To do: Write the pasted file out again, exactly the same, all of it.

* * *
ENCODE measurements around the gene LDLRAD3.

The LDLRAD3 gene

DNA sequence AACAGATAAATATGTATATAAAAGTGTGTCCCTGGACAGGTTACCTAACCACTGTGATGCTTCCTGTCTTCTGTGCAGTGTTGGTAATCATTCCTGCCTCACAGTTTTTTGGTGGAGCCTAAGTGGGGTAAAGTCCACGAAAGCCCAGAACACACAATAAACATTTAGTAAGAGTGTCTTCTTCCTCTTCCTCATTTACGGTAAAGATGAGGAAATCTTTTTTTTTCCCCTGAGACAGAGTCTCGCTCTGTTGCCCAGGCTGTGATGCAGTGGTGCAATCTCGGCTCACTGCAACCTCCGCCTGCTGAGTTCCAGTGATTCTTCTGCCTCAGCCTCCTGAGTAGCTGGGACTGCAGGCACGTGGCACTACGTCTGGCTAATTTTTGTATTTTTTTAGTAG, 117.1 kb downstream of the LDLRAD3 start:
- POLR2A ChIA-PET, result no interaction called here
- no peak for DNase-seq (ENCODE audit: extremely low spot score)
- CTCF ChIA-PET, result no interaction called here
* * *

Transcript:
ENCODE measurements around the gene LDLRAD3.

The LDLRAD3 gene

DNA sequence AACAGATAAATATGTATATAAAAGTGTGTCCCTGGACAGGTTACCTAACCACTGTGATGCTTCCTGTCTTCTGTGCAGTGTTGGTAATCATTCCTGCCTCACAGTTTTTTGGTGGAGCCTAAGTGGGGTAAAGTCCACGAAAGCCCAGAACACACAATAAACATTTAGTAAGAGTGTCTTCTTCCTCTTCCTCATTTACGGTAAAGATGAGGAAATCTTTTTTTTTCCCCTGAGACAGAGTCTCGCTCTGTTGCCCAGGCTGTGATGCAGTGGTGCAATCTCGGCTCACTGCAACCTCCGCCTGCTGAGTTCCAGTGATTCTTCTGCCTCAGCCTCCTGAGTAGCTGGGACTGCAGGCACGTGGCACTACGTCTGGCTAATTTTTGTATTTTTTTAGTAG, 117.1 kb downstream of the LDLRAD3 start:
- POLR2A ChIA-PET, result no interaction called here
- no peak for DNase-seq (ENCODE audit: extremely low spot score)
- CTCF ChIA-PET, result no interaction called here